1 n

n

ÿ

i“1

δβpnq i

to be defined below. The double contour integral representation of Kn

given in [DJM15] is Knppx1, y1q, px2, y2qq “ 1x1ăx2

pn ´ y1q!

pn ´ y2´ 1q!

1 p2πiq2

˛

Γn

dz

˛

γn

dw śx2´1

k“x2`y2´n`1pz ´ kq śx1

k“x1`y1´npw ´ kq 1 w ´ z

n

ź

i“1

ˆ w ´ βipnq z ´ βpnqi

˙

´ 1x1ěx2

pn ´ y1q!

pn ´ y2´ 1q!

1 p2πiq2

˛

Γ1n

dz

˛

γn

dw śx2´1

k“x2`y2´n`1pz ´ kq śx1

k“x1`y1´npw ´ kq 1 w ´ z

n

ź

i“1

ˆ w ´ βpnqi z ´ βipnq

˙ ,

(1.3.11) where Γn is a counterclockwise oriented contour containing tβjpnq: βjpnqě x2u but not the set tβjpnqď x2´1u, and Γ1nis a counterclockwise oriented contour containing pnqj : βjpnqă x2u but not the set tβpnqj ě x2` 1u. In addition, γn contains the set tx1` y1´ n, ..., x1u and Γn or Γ1n. The integration contours are shown in figure 1.11.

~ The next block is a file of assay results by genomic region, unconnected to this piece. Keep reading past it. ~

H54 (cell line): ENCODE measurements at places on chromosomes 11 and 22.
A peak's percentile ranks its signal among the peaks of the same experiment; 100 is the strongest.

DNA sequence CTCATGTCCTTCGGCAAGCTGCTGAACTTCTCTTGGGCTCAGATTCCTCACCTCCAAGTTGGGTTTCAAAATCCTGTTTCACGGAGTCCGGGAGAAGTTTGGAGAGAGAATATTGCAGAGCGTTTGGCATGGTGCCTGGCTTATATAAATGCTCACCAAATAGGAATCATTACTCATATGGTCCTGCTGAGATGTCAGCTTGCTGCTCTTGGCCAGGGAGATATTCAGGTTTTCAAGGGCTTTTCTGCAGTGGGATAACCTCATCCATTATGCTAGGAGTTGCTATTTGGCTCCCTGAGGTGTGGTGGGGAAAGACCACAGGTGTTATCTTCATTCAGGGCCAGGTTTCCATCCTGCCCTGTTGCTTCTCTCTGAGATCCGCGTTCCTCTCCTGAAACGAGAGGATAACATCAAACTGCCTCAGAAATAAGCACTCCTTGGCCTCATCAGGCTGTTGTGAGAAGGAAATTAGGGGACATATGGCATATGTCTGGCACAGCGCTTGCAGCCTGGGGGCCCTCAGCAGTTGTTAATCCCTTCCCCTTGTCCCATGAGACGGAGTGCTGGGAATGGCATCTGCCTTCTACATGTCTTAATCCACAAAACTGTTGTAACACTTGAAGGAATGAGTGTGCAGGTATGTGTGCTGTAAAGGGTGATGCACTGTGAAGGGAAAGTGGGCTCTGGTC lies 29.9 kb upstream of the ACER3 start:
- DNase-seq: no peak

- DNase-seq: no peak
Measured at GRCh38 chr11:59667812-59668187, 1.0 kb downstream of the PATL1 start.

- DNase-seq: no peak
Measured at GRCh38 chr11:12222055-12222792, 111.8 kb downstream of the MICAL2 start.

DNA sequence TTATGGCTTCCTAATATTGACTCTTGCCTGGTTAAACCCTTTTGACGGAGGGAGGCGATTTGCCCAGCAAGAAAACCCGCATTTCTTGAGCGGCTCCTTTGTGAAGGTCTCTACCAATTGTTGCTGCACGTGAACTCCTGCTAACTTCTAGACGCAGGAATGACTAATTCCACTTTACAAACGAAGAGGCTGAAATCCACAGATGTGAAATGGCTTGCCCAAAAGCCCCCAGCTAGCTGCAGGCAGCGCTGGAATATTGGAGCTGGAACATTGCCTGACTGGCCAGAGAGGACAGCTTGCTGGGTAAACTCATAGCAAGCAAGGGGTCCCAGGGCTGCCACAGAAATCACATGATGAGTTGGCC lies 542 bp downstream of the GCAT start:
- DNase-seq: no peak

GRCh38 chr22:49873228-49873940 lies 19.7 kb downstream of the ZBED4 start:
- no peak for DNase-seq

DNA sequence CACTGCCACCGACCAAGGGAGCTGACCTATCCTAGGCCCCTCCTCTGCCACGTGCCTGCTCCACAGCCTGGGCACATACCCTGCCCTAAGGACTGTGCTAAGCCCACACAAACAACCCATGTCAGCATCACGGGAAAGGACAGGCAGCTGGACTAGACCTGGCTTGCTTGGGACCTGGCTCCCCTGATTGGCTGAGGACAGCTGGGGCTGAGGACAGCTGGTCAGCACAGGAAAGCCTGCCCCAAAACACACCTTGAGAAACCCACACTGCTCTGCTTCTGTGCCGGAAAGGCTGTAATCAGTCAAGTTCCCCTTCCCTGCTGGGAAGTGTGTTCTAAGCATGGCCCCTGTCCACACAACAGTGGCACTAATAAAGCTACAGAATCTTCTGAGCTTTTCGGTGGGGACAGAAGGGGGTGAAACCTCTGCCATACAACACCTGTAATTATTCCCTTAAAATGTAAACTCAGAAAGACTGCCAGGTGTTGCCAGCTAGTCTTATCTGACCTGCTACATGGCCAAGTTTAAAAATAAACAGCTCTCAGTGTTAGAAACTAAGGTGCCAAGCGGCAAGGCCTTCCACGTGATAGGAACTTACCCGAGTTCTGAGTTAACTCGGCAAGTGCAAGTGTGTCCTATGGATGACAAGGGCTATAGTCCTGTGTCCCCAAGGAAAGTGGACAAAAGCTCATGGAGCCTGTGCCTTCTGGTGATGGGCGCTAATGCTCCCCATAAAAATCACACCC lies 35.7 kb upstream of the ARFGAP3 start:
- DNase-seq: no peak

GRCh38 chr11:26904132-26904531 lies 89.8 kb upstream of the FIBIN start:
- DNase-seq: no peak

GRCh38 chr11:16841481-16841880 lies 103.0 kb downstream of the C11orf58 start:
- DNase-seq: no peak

an bn

Γ1n

x2

Γn

γn

Figure 1.11: Integration contours. Here, an“ βpnqn and β1pnq“ bn.

One should note that the correlation kernel of a determinantal point process is not uniquely defined. Indeed, if Knppx1, y1q, px2, y2qq is a correlation kernel of a de-